You learned that the posting trot makes traveling from point A to point B
more comfortable on a horse. But posting also has a downside: Because
you're up and out of the saddle more than half the time, you lose a bit of
control. The posting trot certainly has its place, but it falls short in these:
When the horse is misbehaving, when you're training a horse and when the
footing is rough.
These are all times when you need more control over your horse and your
position. To achieve that control, you need to learn to sit to the trot, instead
of post. Sitting to the trot simply means that you stay in the saddle as the
horse trots, which lets you exert more pressure on the horse with your
weight. Eventually, you'll find the sitting trot even more comfortable than the
Those of you who also want to learn how to ride Western certainly will want
to learn to sit to the trot. Western riders seldom post to the trot, or the jog,
as they call it.
The horse you'll ride today is Foxy.
Foxy is the boss among the geldings, commanding their respect by his stoic
presence. Foxy likes to eat more than anything else in the world. He even
likes his worming paste. He has a knack for opening stall doors, a trick he's
mastered so he can get to the grain in the feed bin. Consequently, he has
a double lock on his door to prevent him from gorging himself and coming
down with a case of colic.
Despite his tough manner in the field, he's actually calm and cooperative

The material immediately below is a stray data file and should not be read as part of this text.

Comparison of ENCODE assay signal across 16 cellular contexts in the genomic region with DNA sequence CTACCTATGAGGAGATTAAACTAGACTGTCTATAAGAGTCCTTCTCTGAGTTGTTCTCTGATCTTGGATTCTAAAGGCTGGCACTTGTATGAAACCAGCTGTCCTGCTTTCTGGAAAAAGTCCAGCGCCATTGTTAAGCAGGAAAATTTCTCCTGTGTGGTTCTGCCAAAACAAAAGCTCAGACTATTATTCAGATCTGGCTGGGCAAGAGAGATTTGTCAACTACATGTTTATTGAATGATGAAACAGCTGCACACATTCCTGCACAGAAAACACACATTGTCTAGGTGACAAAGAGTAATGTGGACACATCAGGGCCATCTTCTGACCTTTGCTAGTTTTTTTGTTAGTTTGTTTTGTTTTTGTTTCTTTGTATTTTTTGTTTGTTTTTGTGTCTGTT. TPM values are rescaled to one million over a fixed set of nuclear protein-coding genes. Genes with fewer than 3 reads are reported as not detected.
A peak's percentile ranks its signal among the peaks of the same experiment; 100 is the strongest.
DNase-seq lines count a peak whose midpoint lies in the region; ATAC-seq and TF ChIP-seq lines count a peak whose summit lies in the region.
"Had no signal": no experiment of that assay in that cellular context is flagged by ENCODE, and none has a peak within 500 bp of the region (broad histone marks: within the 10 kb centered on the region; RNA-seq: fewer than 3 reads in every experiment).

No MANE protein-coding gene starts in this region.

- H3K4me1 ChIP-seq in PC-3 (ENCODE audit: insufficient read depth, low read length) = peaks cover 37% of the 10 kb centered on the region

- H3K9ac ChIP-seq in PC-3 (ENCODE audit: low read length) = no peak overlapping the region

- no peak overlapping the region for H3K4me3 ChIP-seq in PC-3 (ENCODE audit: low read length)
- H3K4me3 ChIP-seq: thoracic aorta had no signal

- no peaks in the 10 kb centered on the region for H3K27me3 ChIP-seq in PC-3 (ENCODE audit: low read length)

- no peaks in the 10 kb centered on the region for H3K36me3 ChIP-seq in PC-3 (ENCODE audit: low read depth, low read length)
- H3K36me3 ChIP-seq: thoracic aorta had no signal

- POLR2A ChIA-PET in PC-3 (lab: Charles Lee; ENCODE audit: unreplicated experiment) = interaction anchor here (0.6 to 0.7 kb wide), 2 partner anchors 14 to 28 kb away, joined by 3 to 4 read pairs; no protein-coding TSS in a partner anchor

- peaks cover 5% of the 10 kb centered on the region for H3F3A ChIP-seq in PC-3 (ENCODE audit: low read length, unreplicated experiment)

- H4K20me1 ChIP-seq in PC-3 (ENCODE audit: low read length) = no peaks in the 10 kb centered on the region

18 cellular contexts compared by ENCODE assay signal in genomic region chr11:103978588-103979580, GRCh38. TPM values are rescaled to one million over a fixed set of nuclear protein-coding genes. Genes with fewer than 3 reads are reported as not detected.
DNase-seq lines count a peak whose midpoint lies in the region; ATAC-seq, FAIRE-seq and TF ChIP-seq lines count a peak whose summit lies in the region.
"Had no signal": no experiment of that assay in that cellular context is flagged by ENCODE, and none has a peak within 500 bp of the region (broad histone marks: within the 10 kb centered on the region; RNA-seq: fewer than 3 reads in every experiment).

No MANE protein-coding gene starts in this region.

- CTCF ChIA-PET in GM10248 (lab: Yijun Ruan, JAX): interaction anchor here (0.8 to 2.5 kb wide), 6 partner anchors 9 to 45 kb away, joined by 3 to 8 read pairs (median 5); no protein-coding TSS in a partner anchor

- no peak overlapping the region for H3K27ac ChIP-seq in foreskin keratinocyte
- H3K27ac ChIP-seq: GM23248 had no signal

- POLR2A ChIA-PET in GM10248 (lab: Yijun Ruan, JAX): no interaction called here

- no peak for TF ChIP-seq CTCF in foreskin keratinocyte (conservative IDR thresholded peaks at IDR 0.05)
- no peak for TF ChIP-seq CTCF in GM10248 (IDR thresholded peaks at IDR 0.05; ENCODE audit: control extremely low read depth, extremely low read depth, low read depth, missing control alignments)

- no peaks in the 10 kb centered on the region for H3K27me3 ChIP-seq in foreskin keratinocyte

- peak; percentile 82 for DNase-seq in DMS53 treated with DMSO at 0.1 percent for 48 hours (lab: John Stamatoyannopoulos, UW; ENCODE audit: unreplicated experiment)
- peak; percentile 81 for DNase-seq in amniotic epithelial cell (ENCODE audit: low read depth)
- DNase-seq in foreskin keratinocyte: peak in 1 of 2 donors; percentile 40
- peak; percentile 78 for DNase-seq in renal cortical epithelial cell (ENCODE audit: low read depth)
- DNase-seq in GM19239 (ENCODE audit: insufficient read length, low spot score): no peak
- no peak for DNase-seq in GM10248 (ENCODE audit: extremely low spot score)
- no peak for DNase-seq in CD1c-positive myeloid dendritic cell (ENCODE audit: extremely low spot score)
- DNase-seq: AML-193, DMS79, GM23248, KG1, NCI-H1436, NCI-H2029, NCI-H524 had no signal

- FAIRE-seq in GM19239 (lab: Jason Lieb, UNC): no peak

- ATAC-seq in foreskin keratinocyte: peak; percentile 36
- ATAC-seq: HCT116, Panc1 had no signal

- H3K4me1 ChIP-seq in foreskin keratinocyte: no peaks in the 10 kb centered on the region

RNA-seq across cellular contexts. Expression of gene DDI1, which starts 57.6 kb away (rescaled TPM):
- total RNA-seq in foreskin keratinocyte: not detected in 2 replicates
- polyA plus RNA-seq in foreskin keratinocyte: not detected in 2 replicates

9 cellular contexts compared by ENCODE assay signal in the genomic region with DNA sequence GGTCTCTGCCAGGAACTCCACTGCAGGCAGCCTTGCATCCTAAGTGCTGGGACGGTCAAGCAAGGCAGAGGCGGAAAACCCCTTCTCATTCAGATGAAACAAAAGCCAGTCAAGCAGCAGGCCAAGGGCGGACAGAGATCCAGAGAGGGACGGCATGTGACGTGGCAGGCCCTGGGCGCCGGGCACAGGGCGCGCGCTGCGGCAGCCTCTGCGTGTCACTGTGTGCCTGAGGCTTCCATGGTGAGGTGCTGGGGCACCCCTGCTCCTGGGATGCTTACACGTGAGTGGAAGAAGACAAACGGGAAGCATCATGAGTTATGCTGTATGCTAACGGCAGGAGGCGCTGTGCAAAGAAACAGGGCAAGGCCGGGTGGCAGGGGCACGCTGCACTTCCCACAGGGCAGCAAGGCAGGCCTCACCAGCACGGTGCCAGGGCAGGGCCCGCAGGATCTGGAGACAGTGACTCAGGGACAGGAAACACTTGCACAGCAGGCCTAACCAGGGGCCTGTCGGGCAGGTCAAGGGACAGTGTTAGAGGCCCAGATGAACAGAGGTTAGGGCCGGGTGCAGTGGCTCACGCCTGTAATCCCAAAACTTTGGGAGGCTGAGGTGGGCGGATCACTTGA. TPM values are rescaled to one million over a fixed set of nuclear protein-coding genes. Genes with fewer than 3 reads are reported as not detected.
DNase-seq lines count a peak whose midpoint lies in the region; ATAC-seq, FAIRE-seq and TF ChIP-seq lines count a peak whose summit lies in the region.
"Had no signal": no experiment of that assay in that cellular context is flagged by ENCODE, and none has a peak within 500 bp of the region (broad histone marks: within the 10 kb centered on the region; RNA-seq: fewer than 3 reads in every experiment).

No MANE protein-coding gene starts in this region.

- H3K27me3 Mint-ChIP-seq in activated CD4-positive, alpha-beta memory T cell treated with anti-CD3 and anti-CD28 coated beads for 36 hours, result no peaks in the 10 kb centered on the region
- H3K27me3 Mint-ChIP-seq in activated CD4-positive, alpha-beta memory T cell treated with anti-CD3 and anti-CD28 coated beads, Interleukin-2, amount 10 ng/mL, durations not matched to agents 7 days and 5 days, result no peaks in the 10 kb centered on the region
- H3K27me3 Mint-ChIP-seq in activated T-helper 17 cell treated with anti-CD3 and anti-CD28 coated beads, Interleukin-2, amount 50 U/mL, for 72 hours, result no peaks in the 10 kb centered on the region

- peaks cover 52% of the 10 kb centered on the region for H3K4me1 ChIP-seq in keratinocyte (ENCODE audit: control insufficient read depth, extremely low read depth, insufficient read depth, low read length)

with riders. His only drawback is that, well, he's a bit bumpy. In fact, he's
been called the horse with square wheels. He teaches beginners to sit to
the trot in a hurry, or wish they had. His attitude seems to be, "Well, I may
not be happy about it, but it's time to go to work." Foxy walks nicely out of
his stall and to the ring. He stands quietly while you mount.
Introduction to the Sitting Trot
The aids to the sitting trot are the same aids that you learned for the trot in
lesson 2, but your body moves differently as the horse moves. When the
horse trots, his left front and right hind legs (and right front and left hind
legs) hit the ground at the same time. His motion is not straight up and
down, so yours shouldn't be either. There's a pitch and roll to it, like a ship
on the high seas.
To continue with the nautical analogy, many good sailors have a peculiar
posture; they tend to stand with their knees slightly flexed, which gives them
a bowlegged appearance. That's because they've learned to follow the
ship's motion -- its pitch and roll -- with their bodies, which requires
angulation of the joints. By flexing their knees, they absorb shock. If their
posture remained stiff and ungiving, they'd take the full brunt of the waves.
Riders must learn to give similarly. If you go with the horse's motion, you
lessen the shock. If you resist it, you're in trouble. Moving in harmony with
the horse is what makes the sitting trot a beautiful way to ride. If you can
learn to do the sitting trot, you'll look darn good up there. Don't believe
me? Watch more advanced riders. They almost exclusively sit to the trot.